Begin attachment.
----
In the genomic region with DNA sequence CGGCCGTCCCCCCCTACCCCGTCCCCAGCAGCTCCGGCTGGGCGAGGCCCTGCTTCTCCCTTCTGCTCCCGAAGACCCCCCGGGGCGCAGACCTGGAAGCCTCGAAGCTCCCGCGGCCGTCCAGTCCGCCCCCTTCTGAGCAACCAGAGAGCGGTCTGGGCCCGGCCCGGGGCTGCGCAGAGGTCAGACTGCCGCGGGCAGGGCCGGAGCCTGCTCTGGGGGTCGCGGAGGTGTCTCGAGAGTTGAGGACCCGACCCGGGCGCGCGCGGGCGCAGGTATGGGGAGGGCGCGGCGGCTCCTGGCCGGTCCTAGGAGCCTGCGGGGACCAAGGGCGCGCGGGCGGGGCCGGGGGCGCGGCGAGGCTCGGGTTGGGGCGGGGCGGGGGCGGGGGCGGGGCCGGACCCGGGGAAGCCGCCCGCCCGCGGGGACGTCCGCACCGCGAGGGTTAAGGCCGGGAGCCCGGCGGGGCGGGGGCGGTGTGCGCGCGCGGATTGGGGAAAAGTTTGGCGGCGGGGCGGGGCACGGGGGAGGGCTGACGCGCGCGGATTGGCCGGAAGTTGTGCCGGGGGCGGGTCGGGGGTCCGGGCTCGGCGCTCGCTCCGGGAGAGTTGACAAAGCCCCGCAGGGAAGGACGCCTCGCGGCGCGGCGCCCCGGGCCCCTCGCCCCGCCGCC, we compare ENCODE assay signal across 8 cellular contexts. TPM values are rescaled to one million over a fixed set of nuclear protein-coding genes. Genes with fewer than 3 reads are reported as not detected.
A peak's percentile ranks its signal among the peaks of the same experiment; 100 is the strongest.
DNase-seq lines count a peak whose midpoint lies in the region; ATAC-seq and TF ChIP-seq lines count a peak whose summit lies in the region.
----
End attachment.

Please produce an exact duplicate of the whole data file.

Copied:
In the genomic region with DNA sequence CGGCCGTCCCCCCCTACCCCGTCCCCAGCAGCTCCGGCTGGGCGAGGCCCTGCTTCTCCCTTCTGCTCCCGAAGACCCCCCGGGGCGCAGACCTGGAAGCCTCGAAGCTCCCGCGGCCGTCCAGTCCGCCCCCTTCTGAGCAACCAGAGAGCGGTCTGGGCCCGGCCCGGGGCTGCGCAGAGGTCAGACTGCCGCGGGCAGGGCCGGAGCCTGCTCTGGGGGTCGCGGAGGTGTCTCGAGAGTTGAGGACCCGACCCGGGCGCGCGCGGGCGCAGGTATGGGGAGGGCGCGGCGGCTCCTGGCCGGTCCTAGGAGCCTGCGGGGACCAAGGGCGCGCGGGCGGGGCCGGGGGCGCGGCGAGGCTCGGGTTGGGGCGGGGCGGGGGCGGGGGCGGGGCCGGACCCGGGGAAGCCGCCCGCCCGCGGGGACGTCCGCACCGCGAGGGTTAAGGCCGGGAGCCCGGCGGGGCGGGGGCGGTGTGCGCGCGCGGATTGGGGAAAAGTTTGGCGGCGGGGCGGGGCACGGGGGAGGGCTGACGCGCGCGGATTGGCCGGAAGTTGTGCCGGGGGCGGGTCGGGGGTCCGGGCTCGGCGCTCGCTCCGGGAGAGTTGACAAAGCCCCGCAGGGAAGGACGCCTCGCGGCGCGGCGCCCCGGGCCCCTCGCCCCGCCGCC, we compare ENCODE assay signal across 8 cellular contexts. TPM values are rescaled to one million over a fixed set of nuclear protein-coding genes. Genes with fewer than 3 reads are reported as not detected.
A peak's percentile ranks its signal among the peaks of the same experiment; 100 is the strongest.
DNase-seq lines count a peak whose midpoint lies in the region; ATAC-seq and TF ChIP-seq lines count a peak whose summit lies in the region.